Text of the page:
Arts 1.0

Web 1.0 was the internet before “talkback.” It was static one-directional communication. Whether intentional or not, it was inherently self-centered, presenting the view of the owner of the website. Web 2.0 is the interactive internet where people are invited and encouraged to make their views known.

I recently drafted a series of statements in an effort to differentiate among sales, audience development, audience engagement, and community engagement. When I finished the first pass at it, I realized that I had formulated it using a traditionalist mental model of arts marketing–kinda Arts 1.0. Here’s what I came up with:

  • Sales
    • This is what’s happening.
    • Buy a ticket.
  • Audience Development
    • This is what’s happening.
    • This seems like a reason you might be interested.
    • Buy a ticket.
  • Audience Engagement
    • This is what’s happening.
    • This seems like a reason you might be interested.
    • Here’s something we think is worthwhile/relevant to you about it.
    • Buy a ticket.

Clearly this is all one-directional communication. While this may be a not-totally-incorrect view of some “arts marketing,” it’s not fair to what could and should be. Realizing this I decided to apply the same thinking to my field of expertise. A good deal of “community engagement” goes like this:

  • Community Engagement
    • Get a grant
    • Find some poor people
    • Tell them why what’s happening is good for them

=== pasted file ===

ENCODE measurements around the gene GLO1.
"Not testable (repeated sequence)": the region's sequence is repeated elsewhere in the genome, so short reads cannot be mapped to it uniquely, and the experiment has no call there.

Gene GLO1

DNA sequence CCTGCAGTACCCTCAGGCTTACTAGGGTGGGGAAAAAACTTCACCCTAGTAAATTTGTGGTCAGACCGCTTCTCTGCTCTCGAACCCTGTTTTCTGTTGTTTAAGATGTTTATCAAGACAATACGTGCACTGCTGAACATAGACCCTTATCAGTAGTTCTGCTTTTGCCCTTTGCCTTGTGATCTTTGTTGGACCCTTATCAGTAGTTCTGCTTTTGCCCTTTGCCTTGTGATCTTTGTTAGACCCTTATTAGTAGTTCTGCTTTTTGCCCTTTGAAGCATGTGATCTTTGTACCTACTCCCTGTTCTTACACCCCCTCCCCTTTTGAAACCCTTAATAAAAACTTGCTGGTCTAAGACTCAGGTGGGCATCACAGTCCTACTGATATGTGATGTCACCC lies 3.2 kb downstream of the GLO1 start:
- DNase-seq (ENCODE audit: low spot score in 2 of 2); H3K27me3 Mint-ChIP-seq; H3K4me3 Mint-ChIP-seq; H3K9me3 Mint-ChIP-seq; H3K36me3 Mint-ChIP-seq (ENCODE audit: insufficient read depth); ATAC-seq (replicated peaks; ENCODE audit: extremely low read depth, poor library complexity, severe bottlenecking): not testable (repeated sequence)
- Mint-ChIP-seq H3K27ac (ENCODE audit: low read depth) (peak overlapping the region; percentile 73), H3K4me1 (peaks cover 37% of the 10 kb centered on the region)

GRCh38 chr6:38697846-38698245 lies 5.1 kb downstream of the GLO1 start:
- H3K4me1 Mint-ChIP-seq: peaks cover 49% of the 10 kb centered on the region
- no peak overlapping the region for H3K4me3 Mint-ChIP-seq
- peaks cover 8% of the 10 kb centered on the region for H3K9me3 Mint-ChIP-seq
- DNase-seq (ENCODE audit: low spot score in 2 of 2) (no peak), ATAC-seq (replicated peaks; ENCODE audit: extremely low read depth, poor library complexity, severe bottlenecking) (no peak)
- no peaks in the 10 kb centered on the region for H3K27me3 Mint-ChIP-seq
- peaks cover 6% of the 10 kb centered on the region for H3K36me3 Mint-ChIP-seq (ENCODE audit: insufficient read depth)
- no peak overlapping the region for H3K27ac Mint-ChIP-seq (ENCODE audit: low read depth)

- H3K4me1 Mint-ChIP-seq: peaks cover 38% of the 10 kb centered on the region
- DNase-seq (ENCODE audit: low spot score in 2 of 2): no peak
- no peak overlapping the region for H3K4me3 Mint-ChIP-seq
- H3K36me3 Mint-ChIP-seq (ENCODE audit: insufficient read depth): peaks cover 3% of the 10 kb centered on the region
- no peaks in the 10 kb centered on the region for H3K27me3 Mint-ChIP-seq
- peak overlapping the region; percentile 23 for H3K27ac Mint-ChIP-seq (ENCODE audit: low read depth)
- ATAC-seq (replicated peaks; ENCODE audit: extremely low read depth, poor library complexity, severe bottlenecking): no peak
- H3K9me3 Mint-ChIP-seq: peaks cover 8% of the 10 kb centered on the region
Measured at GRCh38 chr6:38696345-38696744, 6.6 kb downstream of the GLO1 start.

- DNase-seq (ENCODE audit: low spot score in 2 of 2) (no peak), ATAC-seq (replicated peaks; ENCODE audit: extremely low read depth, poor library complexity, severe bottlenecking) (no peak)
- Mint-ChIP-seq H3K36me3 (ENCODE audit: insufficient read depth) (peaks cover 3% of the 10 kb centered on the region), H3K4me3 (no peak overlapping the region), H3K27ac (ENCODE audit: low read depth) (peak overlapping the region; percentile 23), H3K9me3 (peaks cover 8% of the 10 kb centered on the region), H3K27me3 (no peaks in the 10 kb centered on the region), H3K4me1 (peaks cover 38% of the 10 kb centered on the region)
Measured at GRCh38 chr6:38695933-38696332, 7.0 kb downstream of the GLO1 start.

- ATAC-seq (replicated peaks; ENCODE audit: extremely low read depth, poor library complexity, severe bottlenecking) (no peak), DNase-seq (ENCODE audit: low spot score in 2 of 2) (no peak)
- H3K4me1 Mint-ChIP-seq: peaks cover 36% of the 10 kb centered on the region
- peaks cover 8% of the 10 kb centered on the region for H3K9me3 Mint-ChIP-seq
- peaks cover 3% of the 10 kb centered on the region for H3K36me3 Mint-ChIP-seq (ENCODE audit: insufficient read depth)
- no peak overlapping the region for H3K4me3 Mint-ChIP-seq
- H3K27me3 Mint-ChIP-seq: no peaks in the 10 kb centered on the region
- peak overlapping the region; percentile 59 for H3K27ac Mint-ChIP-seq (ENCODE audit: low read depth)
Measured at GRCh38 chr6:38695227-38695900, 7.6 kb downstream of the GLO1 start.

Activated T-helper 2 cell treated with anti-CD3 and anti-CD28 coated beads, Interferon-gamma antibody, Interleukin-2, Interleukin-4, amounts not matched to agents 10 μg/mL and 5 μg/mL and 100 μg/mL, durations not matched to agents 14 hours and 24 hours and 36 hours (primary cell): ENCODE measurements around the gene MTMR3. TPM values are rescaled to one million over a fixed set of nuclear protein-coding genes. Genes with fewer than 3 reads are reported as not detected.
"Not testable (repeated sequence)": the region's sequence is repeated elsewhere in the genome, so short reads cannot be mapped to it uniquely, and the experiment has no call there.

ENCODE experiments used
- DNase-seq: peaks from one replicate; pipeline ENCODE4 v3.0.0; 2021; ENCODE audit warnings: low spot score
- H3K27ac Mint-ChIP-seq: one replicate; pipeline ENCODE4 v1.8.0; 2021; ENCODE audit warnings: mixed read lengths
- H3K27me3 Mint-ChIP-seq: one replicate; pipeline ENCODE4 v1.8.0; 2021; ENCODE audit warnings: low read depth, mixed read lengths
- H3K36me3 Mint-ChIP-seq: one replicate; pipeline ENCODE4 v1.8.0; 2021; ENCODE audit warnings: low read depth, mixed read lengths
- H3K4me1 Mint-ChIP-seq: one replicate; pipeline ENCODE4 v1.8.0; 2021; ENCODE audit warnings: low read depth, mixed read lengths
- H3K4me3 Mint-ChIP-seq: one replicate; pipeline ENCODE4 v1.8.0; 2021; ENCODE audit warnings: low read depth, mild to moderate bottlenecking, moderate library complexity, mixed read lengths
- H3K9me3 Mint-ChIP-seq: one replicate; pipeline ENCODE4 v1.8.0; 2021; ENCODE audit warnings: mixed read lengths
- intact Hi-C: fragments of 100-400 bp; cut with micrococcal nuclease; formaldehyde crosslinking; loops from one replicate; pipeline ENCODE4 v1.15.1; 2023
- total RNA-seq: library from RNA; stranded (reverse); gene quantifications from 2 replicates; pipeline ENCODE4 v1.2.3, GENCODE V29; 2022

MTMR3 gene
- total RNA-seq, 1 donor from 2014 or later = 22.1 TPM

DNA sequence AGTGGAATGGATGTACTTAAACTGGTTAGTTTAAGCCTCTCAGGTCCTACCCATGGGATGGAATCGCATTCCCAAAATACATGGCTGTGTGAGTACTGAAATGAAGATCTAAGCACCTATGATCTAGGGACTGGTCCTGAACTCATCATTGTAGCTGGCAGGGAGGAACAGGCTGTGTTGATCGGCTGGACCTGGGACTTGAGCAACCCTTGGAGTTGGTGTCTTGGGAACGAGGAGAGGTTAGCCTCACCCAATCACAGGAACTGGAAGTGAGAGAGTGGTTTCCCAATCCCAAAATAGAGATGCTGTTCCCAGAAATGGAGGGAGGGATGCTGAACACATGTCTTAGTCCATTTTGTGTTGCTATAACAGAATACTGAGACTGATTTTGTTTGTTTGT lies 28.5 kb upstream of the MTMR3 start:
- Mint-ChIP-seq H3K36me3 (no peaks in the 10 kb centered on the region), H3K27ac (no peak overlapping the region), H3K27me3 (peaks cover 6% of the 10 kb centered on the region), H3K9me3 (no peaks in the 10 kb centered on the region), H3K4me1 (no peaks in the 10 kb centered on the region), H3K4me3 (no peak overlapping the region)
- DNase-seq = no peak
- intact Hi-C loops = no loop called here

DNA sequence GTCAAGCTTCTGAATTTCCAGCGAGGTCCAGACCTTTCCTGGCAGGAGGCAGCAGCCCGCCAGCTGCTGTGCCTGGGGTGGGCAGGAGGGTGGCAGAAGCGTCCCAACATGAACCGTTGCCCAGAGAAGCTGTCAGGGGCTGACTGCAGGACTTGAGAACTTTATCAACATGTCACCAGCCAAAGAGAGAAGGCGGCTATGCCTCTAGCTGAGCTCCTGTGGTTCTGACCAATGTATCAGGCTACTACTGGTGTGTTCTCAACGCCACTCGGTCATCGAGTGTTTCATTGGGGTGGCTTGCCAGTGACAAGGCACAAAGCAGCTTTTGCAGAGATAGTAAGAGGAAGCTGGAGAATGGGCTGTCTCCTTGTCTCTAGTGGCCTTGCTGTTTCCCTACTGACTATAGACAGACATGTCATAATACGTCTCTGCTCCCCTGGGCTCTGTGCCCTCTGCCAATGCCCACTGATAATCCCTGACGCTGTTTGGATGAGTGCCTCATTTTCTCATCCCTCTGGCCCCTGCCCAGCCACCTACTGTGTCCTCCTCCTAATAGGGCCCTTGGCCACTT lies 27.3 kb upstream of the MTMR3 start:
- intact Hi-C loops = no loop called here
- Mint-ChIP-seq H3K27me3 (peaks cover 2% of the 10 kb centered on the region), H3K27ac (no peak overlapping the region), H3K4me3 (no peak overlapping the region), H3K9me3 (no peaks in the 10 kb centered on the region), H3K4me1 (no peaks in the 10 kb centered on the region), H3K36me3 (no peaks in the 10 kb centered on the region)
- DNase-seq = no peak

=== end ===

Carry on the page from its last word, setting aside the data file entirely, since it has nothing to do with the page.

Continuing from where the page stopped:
• Be surprised when they don’t show up

A 2.0 version of all of these would emphasize the need for two-way communication. Let’s try this again.

The first three should all be preceded by “Get to know them.” After that, it might look like:

  • Sales
    • This is what’s happening.
    • This is why it’s going to be worth your time and money.*
    • Buy a ticket.
  • Audience Development
    • This is what’s happening.
    • This is why it’s going to be worth your time and money.*
    • This seems like a reason you might be especially interested.*
    • Buy a ticket.
  • Audience Engagement
    • This is what’s happening.
    • This is why it’s going to be worth your time and money.*
    • This seems like a reason you might be especially interested.*
    • Here’s something that might make this even more worthwhile/relevant to you.*
    • Buy a ticket.

*We know this because we listened to what you told us.

And the 2.0 community engagement list would be

  • Community Engagement
    Step 1

    • Pleased to meet you.
    • Tell me about yourself.
    • This is what we do.

    Step 2

    • If we do [this thing*], will you help us make it better/be successful**?

    Step 3***

    • Let’s keep in touch.

*Chosen based on what they told you about themselves.
**Funding, community support, ticket sales
***Post-event

The obvious distinction between the first three and community engagement is the final line–Buy a ticket. That’s of critical importance to arts organizations and is the essence of sales, audience development, and audience engagement. Community engagement, while it has “Buy a ticket” (as well as “Contribute now” and “Support arts-friendly public policy”) as a long-term result, is a seed planting effort. That’s another reason relationship maintenance–”Let’s keep in touch”–is so important.

Too much of our industry is operating with an Arts 1.0 mental model. It gets in the way of selling tickets and it makes effective community engagement impossible.

Engage!

Doug

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